Abstract

A recirculation flow loop was designed, constructed and operated to emulate the transportation of light condensate oils in subsea pipelines under hydrate forming conditions. The main objective of the study was to evaluate the formation and settling characteristics of hydrates around orifice plates, valves and fittings, and in straight sections of a pipe. A horizontal "see-through" section enabled direct visual observation of the flowing particles. Two mixtures were prepared in situ by mixing light hydrocarbons, N2 and CO2 with a field stabilised mixture from North Sea. The true vapour pressures (TVP) of the mixtures were 2 and 4 MPa at 311 K. Experiments were carried out with both the mixtures at about 1.5 MPa above their TVP with water contents of 0.5 - 5% v/v in the temperature range of 276 to 278 K.

In this paper we focus our attention on the effect of hydrate inhibitors. In particular, methanol was added to the test loop at two different concentrations and its effect on hydrate formation and deposition was quantified through (i) pressure drop measurements across pipe sections and (ii) indirect measurement of total moles of water that have gone into solid hydratephase at any point in time (calculated on-line). In addition the effect at velocity was examined by circulating the mixture in the main observation section at velocities ranging from 0.9 to 2,5 mls.

Introduction

One potentially serious problem in the design and operation of offshore unstabilised oil and condensate transportation pipelines is the formation of gas hydrates. The accumulation of these ice-like crystalline solids in the horizontal sections, depressions and around fittings such as elbows, flow meters etc. could lead to complete or partial blockage of the pipeline. In addition, the design and operating procedure should also address scheduled and unscheduled shutdown of the pipeline, during which hydrate formation and accumulation may continue. The problem attains enormous proportions when the pipelines considered are several hundred kilometres long [1].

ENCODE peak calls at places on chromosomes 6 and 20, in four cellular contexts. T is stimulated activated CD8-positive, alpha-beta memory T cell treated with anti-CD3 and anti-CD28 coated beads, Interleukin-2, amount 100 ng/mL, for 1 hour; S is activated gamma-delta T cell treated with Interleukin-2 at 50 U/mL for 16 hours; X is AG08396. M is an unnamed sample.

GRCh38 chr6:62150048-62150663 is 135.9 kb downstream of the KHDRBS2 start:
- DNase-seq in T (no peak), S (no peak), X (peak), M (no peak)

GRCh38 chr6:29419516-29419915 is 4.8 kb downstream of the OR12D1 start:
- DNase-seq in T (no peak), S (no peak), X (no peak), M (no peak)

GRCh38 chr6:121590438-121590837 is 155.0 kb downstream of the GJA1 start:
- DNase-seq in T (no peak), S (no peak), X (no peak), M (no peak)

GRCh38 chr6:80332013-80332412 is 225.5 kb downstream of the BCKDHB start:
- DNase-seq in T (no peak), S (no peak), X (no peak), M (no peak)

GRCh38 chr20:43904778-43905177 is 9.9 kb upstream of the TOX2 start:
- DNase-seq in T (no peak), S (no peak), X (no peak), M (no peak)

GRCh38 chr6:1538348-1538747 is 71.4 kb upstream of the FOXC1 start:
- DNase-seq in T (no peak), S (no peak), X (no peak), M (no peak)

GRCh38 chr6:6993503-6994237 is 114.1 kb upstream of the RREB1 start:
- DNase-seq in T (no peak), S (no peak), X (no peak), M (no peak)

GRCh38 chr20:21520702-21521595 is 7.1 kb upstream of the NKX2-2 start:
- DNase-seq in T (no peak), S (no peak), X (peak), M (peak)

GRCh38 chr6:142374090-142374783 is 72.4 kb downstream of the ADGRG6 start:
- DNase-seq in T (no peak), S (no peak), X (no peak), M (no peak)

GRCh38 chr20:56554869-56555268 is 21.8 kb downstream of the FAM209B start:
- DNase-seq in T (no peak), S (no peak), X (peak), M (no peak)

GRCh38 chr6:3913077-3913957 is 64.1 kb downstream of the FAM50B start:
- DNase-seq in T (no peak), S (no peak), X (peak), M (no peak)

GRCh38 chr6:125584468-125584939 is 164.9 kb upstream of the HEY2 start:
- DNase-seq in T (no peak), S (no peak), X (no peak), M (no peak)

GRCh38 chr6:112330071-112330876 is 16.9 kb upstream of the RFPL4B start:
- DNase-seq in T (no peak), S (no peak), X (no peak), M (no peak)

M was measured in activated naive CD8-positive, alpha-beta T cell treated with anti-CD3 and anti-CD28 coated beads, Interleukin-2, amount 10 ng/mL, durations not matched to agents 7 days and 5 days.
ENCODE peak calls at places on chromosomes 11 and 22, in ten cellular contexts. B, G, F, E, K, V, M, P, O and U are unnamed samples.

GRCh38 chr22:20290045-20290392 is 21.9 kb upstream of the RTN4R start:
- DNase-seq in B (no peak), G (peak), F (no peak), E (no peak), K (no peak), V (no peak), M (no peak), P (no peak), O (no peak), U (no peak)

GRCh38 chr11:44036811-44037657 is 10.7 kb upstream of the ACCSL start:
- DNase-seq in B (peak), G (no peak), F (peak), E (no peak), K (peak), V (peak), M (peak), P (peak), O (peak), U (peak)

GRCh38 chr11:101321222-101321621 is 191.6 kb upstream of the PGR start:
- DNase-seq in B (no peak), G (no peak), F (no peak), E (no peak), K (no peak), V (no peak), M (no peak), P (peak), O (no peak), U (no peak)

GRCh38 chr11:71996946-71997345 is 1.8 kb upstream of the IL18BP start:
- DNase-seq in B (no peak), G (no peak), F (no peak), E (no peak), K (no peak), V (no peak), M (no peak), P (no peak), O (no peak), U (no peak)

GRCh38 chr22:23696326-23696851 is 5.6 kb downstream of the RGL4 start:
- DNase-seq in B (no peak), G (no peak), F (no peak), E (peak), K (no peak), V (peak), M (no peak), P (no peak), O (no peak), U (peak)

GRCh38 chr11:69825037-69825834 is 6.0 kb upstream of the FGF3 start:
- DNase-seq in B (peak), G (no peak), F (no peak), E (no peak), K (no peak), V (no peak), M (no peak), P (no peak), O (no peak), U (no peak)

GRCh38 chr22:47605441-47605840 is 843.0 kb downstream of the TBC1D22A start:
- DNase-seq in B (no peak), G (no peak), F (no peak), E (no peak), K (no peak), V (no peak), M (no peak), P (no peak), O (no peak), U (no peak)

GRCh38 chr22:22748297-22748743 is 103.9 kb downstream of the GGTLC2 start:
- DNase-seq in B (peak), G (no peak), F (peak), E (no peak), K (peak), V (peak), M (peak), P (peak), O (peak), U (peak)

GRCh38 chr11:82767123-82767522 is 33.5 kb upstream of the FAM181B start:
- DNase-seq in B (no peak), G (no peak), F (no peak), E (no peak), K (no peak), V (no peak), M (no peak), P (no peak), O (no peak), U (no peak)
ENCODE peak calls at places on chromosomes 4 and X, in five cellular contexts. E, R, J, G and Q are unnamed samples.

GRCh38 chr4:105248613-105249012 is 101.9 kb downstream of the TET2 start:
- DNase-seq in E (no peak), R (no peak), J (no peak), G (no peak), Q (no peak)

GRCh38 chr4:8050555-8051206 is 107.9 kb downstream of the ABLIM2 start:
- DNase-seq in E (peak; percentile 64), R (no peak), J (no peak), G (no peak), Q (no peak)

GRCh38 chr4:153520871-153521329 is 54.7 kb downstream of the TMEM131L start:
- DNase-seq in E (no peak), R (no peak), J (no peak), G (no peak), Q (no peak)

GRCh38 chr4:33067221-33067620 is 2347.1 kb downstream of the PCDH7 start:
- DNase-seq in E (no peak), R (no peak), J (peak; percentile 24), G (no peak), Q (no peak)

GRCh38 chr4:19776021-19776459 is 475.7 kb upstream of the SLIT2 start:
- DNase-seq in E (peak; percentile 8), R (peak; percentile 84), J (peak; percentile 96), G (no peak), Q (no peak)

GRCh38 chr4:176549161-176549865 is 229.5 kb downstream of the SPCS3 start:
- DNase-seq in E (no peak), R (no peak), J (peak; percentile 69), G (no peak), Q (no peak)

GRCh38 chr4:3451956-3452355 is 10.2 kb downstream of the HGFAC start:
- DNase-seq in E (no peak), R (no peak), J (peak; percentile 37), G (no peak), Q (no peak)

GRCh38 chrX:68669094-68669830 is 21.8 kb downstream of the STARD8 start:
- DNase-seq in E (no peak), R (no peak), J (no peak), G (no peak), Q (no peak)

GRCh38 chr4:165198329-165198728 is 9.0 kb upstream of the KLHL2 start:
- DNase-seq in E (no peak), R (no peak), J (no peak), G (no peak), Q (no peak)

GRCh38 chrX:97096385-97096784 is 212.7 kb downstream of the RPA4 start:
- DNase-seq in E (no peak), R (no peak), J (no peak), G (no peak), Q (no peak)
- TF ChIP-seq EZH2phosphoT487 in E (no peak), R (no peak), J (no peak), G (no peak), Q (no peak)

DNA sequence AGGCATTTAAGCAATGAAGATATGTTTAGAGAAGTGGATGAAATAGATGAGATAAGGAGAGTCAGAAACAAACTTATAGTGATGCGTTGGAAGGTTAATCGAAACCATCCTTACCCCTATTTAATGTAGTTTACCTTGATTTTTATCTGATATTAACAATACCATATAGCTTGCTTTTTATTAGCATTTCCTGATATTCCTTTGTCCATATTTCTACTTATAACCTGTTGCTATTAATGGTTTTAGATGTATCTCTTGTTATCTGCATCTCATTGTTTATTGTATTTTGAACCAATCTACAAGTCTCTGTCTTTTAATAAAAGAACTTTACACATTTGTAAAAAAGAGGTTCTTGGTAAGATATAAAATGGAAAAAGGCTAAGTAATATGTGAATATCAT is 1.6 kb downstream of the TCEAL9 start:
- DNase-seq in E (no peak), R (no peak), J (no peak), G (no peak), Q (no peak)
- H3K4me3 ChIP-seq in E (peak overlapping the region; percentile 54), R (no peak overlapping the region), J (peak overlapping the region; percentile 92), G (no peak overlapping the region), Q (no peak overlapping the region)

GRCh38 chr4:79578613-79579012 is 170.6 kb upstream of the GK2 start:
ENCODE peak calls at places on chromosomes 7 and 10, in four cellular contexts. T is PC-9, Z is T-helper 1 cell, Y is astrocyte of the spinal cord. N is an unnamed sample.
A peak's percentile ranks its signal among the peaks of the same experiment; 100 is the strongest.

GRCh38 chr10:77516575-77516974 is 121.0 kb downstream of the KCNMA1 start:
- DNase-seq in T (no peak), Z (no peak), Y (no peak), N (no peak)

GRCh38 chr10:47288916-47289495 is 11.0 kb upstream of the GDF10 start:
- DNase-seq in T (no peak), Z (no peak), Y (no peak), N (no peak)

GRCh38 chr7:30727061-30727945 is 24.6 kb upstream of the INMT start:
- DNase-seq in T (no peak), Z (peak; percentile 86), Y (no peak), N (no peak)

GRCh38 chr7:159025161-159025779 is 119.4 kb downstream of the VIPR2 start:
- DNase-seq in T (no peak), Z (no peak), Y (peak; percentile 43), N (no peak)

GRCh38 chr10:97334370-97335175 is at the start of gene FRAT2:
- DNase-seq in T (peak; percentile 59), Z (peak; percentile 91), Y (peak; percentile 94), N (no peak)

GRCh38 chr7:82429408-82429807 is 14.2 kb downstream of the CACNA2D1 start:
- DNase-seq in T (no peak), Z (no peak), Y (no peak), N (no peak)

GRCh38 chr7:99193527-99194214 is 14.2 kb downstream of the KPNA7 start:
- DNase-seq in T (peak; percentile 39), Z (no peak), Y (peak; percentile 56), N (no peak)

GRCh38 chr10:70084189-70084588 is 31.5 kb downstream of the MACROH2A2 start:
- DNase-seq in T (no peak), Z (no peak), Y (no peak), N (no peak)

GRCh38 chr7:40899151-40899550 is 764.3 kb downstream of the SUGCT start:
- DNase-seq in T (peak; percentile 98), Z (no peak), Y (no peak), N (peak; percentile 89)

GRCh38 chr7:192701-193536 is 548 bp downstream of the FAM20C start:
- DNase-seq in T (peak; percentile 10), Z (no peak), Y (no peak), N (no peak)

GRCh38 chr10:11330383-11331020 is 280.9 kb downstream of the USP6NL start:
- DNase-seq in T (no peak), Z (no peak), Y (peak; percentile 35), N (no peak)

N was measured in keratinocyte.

The traditional solution to this problem is to operate the pipeline outside the hydrate formation conditions. This is achieved (i) by the removal of the water from the oil/gas stream before entering the pipeline; (ii) by the use of inhibitors that prevent hydrate formation; or (iii) by maintaining the contents of the pipeline warm until it reaches a reheating station or a processing facility. Obviously, these methods are either prohibitively expensive or unsuitable for offshore pipelines in cold waters. Huge platforms need to be installed for housing the dehydration facilities, or the continuous supply of inhibitors is required through a parallel pipeline from an onshore processing unit. We believe that a more economical solution is to allow the hydrate particles to form and consider their transportation in the form of a slurry where the formed particles neither deposit nor agglomerate. This approach is now receiving attention from the international oil and gas community involved in cold water exploitation.

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